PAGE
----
pills in 23 rolls, arranged so that no vibration could be heard when the
parcels were moved. Police confiscated the drugs, and requested Viang
Kaen police to investigate the sender, Prasit Amatachivanont, a Viang
On investigation of the haul, it was found that the serial numbers were
identical to those on a similar, larger haul found on another Siam First
truck August 31 as it was approaching Bangkok.
Phrae police “on their bikes”
to prevent crime and riots
As unrest grows across the kingdom following the Bangkok riots,
Phrae province’s Bicycle Patrol Project is to be upped by another100
officers, who will patrol the Muang Phrae district on the lookout for
criminals and potentially violent protestors.
Local police authorities are concerned that, although at present
political gatherings are being held according to the law, things may
turn ugly unless the countrywide crisis is resolved. As a result,
numbers and frequency of police patrols have been increased, and are
carefully monitoring the activities of protest groups. Checkpoints have
been set up, and the public has been warned to be alert and to contact
local police if any potentially criminal behaviour is noticed.
Founder of Chiang Mai Prostheses
Foundation receives “Asian Nobel Prize”
Modern day commercially made artificial limbs are as far from
the traditional image of the wooden leg as wooden ships are from modern
ocean liners, but equally inaccessible to poor people here in the north
of Thailand. Amputees from Thailand’s remote areas had no choice but to
make their own prostheses from bamboo, spare metal parts or plastic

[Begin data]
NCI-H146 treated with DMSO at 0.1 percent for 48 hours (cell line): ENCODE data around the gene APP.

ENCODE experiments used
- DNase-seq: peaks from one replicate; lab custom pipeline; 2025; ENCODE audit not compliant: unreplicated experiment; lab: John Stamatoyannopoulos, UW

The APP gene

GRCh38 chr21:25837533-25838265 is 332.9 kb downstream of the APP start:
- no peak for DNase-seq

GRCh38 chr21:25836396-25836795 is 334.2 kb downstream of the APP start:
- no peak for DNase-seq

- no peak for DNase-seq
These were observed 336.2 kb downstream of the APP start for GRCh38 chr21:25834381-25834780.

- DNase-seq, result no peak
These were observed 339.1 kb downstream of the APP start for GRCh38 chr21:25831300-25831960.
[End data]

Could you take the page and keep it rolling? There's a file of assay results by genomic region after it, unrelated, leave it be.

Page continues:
pipes or to resort to using crutches. Until, that is, in 1992, the work
of a young Thai surgeon, a graduate from Chulalongkorn Hospital’s
Medical School, came to the attention of the late Princess Mother, who
lent her patronage and support to establish the Prostheses Foundation in
Chiang Mai. With support also forthcoming from private donors and the
Thai national lottery fund, the young surgeon, Therdchai Jivacate, was
able to expand his work with the poor, which continues providing free
artificial limbs to the present day. When the Princess Mother died, the
foundation’s Royal Patronage was taken over Princess Galyana Vadhana,
who, sadly, died at the beginning of 2008.
As a tribute to his achievements, Therdchai was presented last month
with the 2008 Ramon Magsaysay Award for Public Service, often referred
to as the “Asian Nobel Prize”
His methods are straightforward and simple, although innovative at the
time the foundation began 16 years ago – he relates his prosthetic limbs
directly to the medical and lifestyle requirements of the amputees. In
an early breakthrough, he recycled plastic yoghurt bottles to fabricate
the artificial limbs, thus hugely reducing costs. Bearing in mind
amputees’ occupations he designed a “farmer’s foot” for working in the
fields and rice paddies, another for climbing hills and another for
wearing flip-flops. Most importantly, he established field clinics for
amputees in remote locations, with teams of doctors, technicians and
volunteers, in order to bring his essential services to those who needed
them. In one week, each clinic can measure, design, make and fit between
150-300 artificial limbs. To date, there are about 100 mobile clinics
working in Thailand, Malaysia, Cambodia, Laos and Myanmar, dealing with
amputees who have lost their legs in accidents, from landmines,
diabetes, snake bites or congenital disabilities. The technicians are
often amputees themselves, trained by the foundation, which has
established the first and only occupational therapy school in Thailand
Therdchai himself, at 68 now officially retired but showing no signs of
reducing his involvement, states that, “Seeing my patients smiles when
they are able to walk on two legs – I just feel happy”.